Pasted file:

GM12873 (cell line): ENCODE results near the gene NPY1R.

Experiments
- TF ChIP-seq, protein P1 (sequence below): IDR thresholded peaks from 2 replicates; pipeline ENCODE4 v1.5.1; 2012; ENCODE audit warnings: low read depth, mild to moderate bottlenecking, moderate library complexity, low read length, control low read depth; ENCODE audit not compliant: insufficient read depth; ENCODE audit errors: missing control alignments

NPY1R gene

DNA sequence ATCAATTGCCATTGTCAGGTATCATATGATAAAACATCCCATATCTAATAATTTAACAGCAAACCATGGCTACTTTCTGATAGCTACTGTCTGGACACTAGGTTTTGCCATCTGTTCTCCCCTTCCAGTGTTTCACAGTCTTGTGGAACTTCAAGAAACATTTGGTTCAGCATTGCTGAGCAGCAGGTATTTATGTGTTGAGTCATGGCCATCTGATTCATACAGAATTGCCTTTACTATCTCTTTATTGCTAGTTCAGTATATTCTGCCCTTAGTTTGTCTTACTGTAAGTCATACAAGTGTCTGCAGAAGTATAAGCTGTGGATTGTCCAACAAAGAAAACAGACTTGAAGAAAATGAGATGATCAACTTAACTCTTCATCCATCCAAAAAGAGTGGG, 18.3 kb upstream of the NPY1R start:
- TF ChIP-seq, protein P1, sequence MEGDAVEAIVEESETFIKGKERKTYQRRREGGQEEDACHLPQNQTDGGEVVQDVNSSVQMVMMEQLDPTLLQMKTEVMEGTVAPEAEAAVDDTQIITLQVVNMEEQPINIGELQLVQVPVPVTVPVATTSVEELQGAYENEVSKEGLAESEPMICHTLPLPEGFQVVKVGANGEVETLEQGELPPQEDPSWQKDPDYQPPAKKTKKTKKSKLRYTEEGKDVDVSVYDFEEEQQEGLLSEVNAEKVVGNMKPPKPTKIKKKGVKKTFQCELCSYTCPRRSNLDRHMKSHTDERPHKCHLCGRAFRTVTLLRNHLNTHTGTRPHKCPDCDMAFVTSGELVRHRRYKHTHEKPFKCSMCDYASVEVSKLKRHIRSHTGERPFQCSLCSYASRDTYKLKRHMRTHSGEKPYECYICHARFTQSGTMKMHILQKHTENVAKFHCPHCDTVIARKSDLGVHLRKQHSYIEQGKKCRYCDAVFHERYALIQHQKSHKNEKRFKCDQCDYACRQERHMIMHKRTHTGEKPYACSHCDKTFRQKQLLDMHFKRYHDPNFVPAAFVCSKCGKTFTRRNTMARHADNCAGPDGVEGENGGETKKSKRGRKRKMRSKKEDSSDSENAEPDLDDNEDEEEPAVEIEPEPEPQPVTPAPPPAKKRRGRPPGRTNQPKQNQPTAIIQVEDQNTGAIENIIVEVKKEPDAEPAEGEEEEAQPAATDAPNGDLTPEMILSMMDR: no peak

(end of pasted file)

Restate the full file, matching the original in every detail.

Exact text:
GM12873 (cell line): ENCODE results near the gene NPY1R.

Experiments
- TF ChIP-seq, protein P1 (sequence below): IDR thresholded peaks from 2 replicates; pipeline ENCODE4 v1.5.1; 2012; ENCODE audit warnings: low read depth, mild to moderate bottlenecking, moderate library complexity, low read length, control low read depth; ENCODE audit not compliant: insufficient read depth; ENCODE audit errors: missing control alignments

NPY1R gene

DNA sequence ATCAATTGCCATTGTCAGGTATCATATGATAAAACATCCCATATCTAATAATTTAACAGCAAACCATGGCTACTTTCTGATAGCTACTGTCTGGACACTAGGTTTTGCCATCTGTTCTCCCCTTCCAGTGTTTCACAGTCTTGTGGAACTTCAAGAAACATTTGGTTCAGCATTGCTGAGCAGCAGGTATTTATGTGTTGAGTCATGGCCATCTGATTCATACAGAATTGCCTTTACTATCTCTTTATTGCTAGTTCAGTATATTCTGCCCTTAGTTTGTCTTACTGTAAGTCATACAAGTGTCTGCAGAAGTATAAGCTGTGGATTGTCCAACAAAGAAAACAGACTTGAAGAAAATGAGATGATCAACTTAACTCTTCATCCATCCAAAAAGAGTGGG, 18.3 kb upstream of the NPY1R start:
- TF ChIP-seq, protein P1, sequence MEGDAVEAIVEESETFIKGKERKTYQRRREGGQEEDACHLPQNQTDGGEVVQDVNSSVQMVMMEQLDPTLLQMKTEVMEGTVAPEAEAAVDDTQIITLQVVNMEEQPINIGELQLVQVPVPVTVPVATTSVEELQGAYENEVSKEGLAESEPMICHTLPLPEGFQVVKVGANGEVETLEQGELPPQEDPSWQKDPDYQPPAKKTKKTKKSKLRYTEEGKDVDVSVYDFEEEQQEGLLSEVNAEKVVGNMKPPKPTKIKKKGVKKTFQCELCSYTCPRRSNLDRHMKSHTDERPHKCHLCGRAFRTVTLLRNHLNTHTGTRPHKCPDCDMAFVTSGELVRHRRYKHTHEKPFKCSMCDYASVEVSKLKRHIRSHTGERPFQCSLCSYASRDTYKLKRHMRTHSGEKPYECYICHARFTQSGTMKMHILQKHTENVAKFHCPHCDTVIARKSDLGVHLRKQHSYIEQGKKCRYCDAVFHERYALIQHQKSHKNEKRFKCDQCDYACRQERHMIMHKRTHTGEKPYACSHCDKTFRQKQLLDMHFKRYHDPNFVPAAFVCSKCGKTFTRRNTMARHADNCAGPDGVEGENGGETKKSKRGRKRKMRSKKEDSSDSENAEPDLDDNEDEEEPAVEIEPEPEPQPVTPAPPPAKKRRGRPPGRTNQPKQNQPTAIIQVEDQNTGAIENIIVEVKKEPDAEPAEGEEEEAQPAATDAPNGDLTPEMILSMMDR: no peak